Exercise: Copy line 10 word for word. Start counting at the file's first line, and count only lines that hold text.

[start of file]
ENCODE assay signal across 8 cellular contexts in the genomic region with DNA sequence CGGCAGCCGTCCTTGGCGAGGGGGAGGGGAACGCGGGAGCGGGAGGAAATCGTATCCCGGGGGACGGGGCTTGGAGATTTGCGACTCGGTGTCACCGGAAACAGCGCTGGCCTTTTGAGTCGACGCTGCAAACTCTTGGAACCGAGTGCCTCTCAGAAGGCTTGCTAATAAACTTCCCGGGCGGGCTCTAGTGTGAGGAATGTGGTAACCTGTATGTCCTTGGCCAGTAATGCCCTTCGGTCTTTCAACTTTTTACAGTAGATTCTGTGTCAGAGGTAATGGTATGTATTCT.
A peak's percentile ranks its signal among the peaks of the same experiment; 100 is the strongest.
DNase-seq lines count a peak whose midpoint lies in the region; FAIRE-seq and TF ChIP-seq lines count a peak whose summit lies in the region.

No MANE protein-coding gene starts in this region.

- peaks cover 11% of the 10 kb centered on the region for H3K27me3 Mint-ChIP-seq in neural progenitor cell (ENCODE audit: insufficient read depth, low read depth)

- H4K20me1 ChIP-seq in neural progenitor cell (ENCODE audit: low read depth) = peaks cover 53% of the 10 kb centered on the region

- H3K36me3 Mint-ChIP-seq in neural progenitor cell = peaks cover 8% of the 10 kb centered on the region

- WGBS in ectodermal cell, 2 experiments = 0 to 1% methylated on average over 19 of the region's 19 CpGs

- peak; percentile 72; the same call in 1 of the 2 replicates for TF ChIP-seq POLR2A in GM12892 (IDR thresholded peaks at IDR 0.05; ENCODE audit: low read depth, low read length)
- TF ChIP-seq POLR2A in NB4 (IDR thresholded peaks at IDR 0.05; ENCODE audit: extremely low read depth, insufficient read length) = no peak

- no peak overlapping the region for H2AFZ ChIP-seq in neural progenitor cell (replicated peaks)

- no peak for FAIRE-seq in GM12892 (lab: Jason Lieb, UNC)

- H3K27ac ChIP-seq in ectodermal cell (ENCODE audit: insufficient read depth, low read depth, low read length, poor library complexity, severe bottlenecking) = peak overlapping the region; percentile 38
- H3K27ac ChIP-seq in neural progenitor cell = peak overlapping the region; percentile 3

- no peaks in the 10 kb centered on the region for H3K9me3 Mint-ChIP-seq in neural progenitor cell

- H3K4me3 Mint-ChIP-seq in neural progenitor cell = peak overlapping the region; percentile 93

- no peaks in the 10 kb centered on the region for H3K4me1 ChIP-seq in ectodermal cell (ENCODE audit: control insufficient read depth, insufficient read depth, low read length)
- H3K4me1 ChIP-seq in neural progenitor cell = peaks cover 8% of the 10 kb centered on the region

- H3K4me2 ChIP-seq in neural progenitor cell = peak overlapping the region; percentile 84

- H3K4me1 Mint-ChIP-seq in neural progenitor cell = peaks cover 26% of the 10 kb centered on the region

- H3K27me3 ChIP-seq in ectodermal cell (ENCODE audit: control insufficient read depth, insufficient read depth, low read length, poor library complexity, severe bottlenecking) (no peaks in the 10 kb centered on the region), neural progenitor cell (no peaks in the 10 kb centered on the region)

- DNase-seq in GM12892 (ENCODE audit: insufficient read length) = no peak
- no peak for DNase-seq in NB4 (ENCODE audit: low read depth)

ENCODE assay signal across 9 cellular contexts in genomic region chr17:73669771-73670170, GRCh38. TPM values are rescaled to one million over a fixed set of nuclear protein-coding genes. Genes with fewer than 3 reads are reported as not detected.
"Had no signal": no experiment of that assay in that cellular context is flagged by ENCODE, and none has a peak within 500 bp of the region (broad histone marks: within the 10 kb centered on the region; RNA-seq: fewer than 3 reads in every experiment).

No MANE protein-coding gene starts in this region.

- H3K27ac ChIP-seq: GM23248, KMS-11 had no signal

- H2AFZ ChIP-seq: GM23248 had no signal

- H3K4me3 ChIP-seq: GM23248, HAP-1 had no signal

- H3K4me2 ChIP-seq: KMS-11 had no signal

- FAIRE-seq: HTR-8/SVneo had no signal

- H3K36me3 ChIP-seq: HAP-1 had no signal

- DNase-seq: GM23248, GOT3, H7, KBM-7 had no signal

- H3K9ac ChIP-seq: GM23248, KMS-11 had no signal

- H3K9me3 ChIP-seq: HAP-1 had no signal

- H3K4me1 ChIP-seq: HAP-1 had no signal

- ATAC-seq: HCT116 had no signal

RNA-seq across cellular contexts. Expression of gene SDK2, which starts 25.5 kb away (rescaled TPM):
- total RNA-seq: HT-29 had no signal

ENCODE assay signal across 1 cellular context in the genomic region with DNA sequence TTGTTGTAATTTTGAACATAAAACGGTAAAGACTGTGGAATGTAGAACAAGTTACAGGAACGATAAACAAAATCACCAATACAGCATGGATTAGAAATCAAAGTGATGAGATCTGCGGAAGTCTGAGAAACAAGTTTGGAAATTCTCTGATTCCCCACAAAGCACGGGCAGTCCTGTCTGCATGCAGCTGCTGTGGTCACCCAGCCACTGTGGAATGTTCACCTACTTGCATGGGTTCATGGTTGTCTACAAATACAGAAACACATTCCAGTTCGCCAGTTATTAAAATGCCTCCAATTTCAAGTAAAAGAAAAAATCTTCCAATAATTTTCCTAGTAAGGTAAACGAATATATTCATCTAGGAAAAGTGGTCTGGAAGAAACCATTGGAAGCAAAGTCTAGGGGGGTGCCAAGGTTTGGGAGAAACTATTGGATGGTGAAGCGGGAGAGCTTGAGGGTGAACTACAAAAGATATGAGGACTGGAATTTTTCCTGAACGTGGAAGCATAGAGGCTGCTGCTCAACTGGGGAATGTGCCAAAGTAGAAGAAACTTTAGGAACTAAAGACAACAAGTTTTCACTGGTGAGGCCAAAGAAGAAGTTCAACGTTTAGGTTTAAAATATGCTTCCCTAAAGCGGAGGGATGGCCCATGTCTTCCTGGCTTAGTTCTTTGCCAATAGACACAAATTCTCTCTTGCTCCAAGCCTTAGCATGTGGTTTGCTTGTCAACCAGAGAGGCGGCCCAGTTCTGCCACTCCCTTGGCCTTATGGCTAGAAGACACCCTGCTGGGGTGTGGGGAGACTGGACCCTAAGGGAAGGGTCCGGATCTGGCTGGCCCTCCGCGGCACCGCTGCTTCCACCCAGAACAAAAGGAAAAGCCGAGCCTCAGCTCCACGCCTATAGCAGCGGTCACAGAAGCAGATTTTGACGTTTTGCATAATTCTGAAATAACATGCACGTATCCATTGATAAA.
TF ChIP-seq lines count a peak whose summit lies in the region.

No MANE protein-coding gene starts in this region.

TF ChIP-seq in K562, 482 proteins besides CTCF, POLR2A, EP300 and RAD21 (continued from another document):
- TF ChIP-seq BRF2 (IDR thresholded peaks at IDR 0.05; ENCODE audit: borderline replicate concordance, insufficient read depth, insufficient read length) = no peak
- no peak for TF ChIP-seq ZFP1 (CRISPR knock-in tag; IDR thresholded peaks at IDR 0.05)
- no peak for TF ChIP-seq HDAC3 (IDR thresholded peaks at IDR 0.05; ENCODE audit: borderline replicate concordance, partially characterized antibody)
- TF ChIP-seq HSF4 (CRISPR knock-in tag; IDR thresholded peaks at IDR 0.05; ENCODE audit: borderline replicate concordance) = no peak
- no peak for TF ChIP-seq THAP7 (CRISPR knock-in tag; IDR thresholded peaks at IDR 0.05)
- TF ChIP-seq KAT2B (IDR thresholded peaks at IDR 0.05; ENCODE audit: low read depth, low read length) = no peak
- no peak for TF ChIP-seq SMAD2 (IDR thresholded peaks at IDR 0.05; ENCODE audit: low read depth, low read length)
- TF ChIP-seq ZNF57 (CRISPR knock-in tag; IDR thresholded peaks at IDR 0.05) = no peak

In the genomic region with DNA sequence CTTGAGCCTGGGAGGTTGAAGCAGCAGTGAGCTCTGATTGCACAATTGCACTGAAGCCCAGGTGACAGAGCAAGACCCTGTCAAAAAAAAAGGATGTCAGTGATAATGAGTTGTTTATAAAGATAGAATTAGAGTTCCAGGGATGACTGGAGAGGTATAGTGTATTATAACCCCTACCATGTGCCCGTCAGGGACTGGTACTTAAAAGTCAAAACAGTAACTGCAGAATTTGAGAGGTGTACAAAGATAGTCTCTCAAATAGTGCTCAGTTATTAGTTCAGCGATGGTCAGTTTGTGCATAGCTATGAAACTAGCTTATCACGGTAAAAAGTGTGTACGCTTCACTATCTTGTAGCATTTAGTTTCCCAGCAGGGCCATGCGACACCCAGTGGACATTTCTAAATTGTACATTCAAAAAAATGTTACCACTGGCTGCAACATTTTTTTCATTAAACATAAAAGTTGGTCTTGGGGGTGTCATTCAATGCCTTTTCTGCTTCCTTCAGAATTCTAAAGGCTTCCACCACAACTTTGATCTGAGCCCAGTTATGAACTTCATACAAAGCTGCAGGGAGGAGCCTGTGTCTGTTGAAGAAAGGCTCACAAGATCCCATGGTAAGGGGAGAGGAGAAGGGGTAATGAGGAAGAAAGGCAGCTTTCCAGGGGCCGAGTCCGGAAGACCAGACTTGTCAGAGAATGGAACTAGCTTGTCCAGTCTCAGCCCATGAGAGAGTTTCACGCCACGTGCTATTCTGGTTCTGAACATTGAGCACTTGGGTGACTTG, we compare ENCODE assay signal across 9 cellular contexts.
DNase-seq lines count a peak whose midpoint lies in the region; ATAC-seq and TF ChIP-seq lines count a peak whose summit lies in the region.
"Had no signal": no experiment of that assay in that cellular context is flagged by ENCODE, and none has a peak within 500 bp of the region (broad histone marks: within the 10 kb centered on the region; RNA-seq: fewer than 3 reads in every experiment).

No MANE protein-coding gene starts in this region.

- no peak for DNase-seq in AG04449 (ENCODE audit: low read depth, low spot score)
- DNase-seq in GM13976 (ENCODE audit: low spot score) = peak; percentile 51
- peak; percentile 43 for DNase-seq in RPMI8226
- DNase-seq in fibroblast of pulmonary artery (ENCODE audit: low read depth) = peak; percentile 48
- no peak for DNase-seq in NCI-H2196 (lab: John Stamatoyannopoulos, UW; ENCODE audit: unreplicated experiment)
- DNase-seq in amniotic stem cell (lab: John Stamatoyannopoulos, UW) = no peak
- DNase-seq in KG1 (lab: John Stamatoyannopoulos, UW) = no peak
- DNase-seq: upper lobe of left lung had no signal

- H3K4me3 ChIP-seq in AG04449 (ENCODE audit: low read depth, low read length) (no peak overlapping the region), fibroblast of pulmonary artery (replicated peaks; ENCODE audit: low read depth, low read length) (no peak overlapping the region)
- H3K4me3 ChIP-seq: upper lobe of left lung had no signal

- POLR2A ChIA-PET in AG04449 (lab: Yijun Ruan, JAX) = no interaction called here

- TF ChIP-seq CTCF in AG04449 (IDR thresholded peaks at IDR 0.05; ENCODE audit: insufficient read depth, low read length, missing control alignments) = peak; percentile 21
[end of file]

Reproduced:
- TF ChIP-seq POLR2A in NB4 (IDR thresholded peaks at IDR 0.05; ENCODE audit: extremely low read depth, insufficient read length) = no peak